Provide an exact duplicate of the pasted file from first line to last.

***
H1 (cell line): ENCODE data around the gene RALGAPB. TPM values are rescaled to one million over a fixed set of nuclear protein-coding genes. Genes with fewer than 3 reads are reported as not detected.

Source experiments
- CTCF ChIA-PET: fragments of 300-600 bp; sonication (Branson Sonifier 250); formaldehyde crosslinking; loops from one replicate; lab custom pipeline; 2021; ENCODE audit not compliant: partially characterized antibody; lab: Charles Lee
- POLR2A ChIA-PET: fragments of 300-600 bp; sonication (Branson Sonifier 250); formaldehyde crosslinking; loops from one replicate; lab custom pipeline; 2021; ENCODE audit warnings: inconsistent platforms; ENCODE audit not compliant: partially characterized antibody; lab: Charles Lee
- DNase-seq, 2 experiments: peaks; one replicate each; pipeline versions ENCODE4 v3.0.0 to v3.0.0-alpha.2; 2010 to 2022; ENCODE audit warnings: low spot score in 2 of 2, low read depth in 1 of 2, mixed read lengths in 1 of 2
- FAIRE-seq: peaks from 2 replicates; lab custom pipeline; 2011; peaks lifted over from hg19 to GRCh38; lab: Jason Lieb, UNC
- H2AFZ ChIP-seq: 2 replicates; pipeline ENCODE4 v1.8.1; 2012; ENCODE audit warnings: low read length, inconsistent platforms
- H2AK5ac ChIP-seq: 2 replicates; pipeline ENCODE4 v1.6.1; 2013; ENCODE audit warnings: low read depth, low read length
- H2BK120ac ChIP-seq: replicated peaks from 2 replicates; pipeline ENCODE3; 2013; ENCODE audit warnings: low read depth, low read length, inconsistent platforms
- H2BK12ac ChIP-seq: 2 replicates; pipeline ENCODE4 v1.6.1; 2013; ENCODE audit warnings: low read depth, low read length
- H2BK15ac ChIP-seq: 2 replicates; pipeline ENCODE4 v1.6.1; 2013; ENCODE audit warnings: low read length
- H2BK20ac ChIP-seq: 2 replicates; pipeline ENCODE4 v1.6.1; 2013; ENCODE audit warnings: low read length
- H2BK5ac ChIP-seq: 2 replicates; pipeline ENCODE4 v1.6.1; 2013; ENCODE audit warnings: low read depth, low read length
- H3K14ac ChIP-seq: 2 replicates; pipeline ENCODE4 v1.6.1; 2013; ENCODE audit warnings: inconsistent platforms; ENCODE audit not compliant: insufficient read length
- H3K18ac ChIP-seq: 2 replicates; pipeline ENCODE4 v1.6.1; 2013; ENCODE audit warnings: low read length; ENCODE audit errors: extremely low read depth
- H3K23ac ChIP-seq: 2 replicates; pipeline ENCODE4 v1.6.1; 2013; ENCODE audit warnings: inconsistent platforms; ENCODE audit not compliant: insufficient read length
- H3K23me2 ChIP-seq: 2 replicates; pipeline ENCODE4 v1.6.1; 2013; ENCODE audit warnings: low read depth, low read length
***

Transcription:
H1 (cell line): ENCODE data around the gene RALGAPB. TPM values are rescaled to one million over a fixed set of nuclear protein-coding genes. Genes with fewer than 3 reads are reported as not detected.

Source experiments
- CTCF ChIA-PET: fragments of 300-600 bp; sonication (Branson Sonifier 250); formaldehyde crosslinking; loops from one replicate; lab custom pipeline; 2021; ENCODE audit not compliant: partially characterized antibody; lab: Charles Lee
- POLR2A ChIA-PET: fragments of 300-600 bp; sonication (Branson Sonifier 250); formaldehyde crosslinking; loops from one replicate; lab custom pipeline; 2021; ENCODE audit warnings: inconsistent platforms; ENCODE audit not compliant: partially characterized antibody; lab: Charles Lee
- DNase-seq, 2 experiments: peaks; one replicate each; pipeline versions ENCODE4 v3.0.0 to v3.0.0-alpha.2; 2010 to 2022; ENCODE audit warnings: low spot score in 2 of 2, low read depth in 1 of 2, mixed read lengths in 1 of 2
- FAIRE-seq: peaks from 2 replicates; lab custom pipeline; 2011; peaks lifted over from hg19 to GRCh38; lab: Jason Lieb, UNC
- H2AFZ ChIP-seq: 2 replicates; pipeline ENCODE4 v1.8.1; 2012; ENCODE audit warnings: low read length, inconsistent platforms
- H2AK5ac ChIP-seq: 2 replicates; pipeline ENCODE4 v1.6.1; 2013; ENCODE audit warnings: low read depth, low read length
- H2BK120ac ChIP-seq: replicated peaks from 2 replicates; pipeline ENCODE3; 2013; ENCODE audit warnings: low read depth, low read length, inconsistent platforms
- H2BK12ac ChIP-seq: 2 replicates; pipeline ENCODE4 v1.6.1; 2013; ENCODE audit warnings: low read depth, low read length
- H2BK15ac ChIP-seq: 2 replicates; pipeline ENCODE4 v1.6.1; 2013; ENCODE audit warnings: low read length
- H2BK20ac ChIP-seq: 2 replicates; pipeline ENCODE4 v1.6.1; 2013; ENCODE audit warnings: low read length
- H2BK5ac ChIP-seq: 2 replicates; pipeline ENCODE4 v1.6.1; 2013; ENCODE audit warnings: low read depth, low read length
- H3K14ac ChIP-seq: 2 replicates; pipeline ENCODE4 v1.6.1; 2013; ENCODE audit warnings: inconsistent platforms; ENCODE audit not compliant: insufficient read length
- H3K18ac ChIP-seq: 2 replicates; pipeline ENCODE4 v1.6.1; 2013; ENCODE audit warnings: low read length; ENCODE audit errors: extremely low read depth
- H3K23ac ChIP-seq: 2 replicates; pipeline ENCODE4 v1.6.1; 2013; ENCODE audit warnings: inconsistent platforms; ENCODE audit not compliant: insufficient read length
- H3K23me2 ChIP-seq: 2 replicates; pipeline ENCODE4 v1.6.1; 2013; ENCODE audit warnings: low read depth, low read length